As you may or may not know, we went on vacation last week! We were lucky enough to get to spend eight days celebrating summer, our engagement, and the beautiful outdoors in and around Yellowstone National Park. Our trip involved a decent amount of driving (over 850 miles in the week!) and staying in 4 different hotels. It was one of the very best trips of my life.
We had such a blast and took so many pictures (over 1,200 after deleting the “bad” shots!) that we decided to break the trip up into 3 blog posts. So, we will share Jackson Hole and the Grand Tetons National Park today, then Yellowstone, and then Montana, outside of the parks. We will plan to share those posts on the next 2 Fridays, so be sure to stop back and check them out!
We started our trip Friday night. We drove from Charleston to Charlotte, with a pit stop in Columbia on the way. It adds a day on each side of the trip (plus 3 hours in the car) to fly out of Charlotte, but we usually do it anyways. We saved about $250 in flight costs, but more importantly it allowed us to leave our cat in Columbia (with my sister) and our dog in Charlotte (with Sean’s parents). This saved us cash compared to boarding them at the vet, but the real reason we do it is that we know they have a better week when they aren’t stuck in a cage. My sister is cat obsessed and loves keeping Bear, and CiCi has spent too many days sprinting in Sean’s dad’s yard to count. Plus, it’s a chance to see them. Win, win.
We flew out of Charlotte at 2pm on Saturday. Our flight was Delta and went to Jackson Hole via Atlanta. We had a 2 hour layover in Atlanta and got snacks and beers.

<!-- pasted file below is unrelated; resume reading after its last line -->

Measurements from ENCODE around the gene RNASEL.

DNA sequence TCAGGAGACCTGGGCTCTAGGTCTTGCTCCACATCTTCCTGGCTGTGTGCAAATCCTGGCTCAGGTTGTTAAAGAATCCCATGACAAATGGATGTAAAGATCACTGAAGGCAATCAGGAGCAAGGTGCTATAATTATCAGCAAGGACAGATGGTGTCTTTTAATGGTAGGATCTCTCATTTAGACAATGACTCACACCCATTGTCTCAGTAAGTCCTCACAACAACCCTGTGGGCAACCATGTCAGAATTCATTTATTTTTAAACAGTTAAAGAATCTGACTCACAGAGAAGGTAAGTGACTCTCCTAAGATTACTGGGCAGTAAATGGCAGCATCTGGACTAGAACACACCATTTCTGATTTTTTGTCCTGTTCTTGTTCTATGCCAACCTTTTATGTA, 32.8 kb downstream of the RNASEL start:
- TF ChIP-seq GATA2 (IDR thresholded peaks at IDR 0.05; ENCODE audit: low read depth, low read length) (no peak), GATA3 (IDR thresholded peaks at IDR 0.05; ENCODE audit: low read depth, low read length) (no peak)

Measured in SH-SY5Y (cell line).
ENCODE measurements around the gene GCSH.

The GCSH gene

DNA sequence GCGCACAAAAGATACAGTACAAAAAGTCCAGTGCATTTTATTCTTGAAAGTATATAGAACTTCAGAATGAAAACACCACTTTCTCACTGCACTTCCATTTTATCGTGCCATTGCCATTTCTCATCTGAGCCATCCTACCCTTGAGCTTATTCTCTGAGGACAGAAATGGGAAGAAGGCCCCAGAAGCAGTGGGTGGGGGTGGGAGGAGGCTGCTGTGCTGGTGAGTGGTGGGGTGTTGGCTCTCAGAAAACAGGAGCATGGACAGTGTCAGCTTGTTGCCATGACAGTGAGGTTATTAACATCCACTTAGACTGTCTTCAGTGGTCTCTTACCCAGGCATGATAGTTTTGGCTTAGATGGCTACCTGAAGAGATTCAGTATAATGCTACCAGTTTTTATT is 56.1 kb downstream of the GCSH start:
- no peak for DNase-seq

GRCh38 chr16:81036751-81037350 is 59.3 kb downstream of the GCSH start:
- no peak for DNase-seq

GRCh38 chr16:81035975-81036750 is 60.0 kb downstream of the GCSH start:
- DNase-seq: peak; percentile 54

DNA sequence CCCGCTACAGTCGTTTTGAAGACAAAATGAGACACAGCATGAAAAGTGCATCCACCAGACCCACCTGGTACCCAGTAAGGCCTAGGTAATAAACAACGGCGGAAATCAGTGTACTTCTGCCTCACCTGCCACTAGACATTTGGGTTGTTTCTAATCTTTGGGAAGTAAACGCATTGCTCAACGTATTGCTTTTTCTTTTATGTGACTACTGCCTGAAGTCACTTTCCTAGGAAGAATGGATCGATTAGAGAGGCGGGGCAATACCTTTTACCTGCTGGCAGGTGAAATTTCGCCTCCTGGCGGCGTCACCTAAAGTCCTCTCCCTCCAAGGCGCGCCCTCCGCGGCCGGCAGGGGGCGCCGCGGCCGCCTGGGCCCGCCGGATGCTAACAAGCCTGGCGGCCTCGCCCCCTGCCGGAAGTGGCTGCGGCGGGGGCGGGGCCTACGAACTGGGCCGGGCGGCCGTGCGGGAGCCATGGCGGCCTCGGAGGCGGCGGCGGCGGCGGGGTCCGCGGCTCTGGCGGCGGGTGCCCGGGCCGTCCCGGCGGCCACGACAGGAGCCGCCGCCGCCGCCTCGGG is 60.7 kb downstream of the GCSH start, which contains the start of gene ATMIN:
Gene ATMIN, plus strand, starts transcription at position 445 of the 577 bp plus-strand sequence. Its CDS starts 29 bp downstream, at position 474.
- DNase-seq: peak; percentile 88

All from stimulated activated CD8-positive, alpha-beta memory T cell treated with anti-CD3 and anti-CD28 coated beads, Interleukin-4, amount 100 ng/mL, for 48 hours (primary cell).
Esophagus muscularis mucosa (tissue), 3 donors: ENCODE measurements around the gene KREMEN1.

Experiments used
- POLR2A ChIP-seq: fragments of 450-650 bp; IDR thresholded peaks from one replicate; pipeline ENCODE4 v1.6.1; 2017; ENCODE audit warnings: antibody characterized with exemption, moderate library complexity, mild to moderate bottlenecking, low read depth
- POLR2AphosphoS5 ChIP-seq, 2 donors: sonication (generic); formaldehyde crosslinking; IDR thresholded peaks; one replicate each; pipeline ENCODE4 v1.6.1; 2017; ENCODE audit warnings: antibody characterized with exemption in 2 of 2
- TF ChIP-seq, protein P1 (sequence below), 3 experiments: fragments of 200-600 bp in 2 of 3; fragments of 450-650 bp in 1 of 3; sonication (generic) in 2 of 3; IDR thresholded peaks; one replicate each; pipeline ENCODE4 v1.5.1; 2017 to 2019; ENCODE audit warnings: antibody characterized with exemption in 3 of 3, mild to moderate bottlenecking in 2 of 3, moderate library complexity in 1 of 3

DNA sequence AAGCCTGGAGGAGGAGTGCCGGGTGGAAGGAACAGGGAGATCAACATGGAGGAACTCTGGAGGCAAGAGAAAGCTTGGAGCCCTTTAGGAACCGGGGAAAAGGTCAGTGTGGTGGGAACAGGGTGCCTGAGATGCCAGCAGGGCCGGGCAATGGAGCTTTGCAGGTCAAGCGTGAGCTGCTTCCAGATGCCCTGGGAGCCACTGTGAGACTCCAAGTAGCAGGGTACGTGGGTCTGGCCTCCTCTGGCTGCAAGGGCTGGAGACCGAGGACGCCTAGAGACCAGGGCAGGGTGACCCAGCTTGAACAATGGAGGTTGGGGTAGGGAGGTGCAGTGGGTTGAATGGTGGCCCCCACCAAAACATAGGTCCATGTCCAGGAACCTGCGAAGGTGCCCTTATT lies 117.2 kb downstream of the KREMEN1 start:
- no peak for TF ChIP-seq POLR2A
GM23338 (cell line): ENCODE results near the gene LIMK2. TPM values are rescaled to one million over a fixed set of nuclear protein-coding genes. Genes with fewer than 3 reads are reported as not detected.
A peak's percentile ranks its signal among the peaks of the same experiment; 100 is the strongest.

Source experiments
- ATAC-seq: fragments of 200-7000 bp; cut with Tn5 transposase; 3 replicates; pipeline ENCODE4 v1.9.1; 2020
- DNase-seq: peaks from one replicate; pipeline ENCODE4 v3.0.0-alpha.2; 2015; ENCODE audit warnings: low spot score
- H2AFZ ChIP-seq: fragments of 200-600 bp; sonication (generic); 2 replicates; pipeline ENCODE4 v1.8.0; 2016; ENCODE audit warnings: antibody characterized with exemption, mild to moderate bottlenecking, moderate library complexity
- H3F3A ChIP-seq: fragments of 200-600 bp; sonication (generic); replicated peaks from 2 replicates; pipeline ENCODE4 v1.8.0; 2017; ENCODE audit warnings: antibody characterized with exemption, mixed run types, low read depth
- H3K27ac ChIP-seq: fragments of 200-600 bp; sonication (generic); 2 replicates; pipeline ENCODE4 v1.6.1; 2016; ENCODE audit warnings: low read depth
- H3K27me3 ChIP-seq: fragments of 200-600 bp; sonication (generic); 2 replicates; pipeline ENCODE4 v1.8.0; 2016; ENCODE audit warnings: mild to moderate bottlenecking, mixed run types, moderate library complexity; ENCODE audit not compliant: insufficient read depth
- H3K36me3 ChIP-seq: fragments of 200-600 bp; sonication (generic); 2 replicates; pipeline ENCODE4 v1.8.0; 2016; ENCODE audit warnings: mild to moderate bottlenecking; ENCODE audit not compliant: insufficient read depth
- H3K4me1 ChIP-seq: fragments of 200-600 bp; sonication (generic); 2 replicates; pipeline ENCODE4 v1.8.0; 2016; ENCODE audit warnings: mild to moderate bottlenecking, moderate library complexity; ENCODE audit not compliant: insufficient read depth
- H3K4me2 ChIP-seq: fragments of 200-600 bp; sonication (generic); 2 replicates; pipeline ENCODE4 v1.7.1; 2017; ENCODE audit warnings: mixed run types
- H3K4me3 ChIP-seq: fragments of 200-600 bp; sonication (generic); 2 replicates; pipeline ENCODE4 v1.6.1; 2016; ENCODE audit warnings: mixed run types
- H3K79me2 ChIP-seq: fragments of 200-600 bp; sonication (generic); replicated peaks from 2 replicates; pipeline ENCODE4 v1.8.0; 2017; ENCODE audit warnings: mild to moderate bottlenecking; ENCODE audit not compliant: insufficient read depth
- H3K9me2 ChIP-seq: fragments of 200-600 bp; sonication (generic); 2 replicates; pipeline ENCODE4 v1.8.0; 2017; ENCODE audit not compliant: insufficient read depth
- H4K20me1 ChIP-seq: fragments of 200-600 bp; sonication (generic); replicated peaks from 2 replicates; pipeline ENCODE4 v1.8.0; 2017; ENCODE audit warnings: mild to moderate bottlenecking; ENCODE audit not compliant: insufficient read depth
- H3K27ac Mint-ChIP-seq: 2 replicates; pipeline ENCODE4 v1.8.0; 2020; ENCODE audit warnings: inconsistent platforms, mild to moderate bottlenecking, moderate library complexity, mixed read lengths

We arrived in Jackson Hole around 7pm. It was the most beautiful plane landing we have ever seen. The snow-capped mountains were all around the airport! We rode a shuttle from the airport to the car rental spot, then headed straight to our hotel. We stayed at the Antler Inn, which was 2 blocks from town square. There was nothing flashy about the hotel but absolutely nothing dumpy about it and the location could not be beat!
Jackson Hole is a touristy western-mountain town. The town square is small and has arches made of antlers on each corner! The Boy Scouts actually gather these antlers every year from the National Elk Refuge, build new arches, and auction the old ones off to raise money for their troops! Sean was a Boy Scout so he really thought this was cool.
We ate dinner at the Cowboy Bar. It was a late dinner and we were kind of out of it. It was pricier than we thought from the outside (we ate in the steakhouse) but good.
We went to bed early because we knew we had a big day the next day!
Sunday we woke up super early with a plan to see the Grand Teton National Park. We stopped by the Backcountry Delicatessen and got breakfast sandwiches and lunch sandwiches. I want to take a moment to say – this place had killer food. If you’re in Jackson, make sure to stop by!
We also hit the grocery store and grabbed apples, granola bars, Goldfish, sunscreen, and water. We got water bottles and a big 2.5 gallon jug of water with a spicket. We ate and drank all of this by the end of the week, and it was great to have water and snacks with us at all times! If you’re going into the parks, we highly recommend doing this because there aren’t a lot of places to get food inside the park and they aren’t very good.
The Grand Teton National Park is about a 30 minute drive from downtown Jackson. You drive thru the National Elk Refuge, but this time of year (June) the elk have all gone “up the mountain” for the summer, apparently. We never saw any, but we did see lots of mule deer.
We started, as we did many days, by hitting the visitors center and getting tips on must-sees. Then we headed to Jenny Lake.
Jenny Lake has a ferry that takes you across. It was $15 per person, round trip. There is also a trail around the lake, but it was closed the day we were there. We hopped the 5 minute ferry ride and headed for adventure.